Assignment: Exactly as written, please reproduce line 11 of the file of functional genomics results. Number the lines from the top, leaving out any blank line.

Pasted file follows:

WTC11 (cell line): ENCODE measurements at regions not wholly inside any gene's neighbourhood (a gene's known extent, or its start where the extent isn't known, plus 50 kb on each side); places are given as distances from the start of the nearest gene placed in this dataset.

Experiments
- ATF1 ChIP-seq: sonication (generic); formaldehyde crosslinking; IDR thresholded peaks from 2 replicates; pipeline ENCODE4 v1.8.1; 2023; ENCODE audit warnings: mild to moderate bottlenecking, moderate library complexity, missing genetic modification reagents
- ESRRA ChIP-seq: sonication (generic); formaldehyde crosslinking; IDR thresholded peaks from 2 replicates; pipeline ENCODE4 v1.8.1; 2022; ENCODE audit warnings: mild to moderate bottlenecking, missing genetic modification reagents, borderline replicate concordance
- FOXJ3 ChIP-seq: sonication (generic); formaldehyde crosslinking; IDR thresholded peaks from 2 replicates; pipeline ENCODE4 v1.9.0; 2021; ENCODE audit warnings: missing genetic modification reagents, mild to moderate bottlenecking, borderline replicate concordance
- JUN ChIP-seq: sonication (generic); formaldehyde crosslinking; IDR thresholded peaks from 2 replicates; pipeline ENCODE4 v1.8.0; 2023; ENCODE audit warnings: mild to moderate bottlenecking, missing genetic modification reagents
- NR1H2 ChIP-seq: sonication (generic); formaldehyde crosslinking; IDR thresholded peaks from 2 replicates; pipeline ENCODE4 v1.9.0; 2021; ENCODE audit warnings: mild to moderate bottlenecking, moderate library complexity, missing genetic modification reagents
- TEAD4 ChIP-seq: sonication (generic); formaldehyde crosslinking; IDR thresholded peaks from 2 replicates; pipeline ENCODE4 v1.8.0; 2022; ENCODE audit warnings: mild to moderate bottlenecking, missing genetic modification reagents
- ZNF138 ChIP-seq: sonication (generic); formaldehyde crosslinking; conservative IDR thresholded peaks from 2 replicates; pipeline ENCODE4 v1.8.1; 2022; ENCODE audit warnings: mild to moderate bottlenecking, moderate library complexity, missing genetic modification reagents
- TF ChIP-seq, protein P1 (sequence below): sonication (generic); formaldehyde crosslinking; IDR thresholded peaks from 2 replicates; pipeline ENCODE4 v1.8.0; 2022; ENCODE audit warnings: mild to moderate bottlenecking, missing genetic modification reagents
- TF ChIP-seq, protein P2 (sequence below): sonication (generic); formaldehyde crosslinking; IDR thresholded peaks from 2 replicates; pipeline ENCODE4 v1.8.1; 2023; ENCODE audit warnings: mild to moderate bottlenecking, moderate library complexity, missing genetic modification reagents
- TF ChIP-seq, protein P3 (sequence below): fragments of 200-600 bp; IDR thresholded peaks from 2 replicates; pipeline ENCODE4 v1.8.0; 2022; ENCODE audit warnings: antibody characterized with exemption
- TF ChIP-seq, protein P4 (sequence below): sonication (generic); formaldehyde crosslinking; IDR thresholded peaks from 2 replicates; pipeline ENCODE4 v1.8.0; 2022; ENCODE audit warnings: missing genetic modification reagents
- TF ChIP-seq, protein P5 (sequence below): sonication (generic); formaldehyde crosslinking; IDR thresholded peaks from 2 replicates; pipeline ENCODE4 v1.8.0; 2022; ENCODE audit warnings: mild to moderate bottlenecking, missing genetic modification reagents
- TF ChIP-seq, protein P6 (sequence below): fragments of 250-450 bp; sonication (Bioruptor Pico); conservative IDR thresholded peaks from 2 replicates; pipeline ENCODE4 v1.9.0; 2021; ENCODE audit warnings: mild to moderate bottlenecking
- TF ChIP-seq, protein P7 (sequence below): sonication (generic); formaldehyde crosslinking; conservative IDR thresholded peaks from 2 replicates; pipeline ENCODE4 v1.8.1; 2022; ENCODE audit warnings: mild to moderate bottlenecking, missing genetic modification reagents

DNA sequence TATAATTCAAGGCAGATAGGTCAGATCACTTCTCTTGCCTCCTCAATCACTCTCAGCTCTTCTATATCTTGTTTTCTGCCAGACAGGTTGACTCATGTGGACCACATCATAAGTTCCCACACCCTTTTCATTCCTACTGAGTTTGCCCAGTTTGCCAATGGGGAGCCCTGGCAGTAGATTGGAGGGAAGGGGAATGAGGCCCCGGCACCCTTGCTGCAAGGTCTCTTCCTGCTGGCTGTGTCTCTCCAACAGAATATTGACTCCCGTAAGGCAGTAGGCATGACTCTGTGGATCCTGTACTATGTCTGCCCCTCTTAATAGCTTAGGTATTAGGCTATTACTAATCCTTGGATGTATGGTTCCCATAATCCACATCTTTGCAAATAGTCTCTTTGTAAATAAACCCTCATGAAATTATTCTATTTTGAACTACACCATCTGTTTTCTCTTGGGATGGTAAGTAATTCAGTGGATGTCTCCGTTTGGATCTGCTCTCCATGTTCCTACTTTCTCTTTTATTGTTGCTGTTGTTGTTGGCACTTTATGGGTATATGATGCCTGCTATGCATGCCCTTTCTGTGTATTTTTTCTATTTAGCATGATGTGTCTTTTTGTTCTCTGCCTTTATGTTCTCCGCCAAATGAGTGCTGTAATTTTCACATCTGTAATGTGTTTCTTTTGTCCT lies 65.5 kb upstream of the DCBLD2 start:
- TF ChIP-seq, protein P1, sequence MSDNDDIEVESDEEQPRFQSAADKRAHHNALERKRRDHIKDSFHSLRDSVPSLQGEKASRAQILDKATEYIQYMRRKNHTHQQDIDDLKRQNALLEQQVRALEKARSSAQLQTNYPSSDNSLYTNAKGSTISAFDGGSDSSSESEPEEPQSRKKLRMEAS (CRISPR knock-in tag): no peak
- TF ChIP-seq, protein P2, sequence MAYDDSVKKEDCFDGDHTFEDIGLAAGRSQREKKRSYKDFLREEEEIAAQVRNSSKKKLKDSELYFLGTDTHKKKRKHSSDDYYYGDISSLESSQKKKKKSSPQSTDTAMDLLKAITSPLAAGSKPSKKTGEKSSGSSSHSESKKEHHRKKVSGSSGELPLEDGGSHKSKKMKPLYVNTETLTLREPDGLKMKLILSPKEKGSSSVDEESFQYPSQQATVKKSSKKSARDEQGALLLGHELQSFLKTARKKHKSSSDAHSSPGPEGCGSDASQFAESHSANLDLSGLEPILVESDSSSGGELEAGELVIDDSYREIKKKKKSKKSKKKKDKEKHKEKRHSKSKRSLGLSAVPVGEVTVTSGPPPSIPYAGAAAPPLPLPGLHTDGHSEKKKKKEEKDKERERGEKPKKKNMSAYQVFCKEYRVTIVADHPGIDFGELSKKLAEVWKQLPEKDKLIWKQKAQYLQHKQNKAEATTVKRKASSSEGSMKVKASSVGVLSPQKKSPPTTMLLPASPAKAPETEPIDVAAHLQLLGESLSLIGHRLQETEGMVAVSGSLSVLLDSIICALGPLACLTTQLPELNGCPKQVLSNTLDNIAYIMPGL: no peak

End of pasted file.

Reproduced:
- TF ChIP-seq, protein P2 (sequence below): sonication (generic); formaldehyde crosslinking; IDR thresholded peaks from 2 replicates; pipeline ENCODE4 v1.8.1; 2023; ENCODE audit warnings: mild to moderate bottlenecking, moderate library complexity, missing genetic modification reagents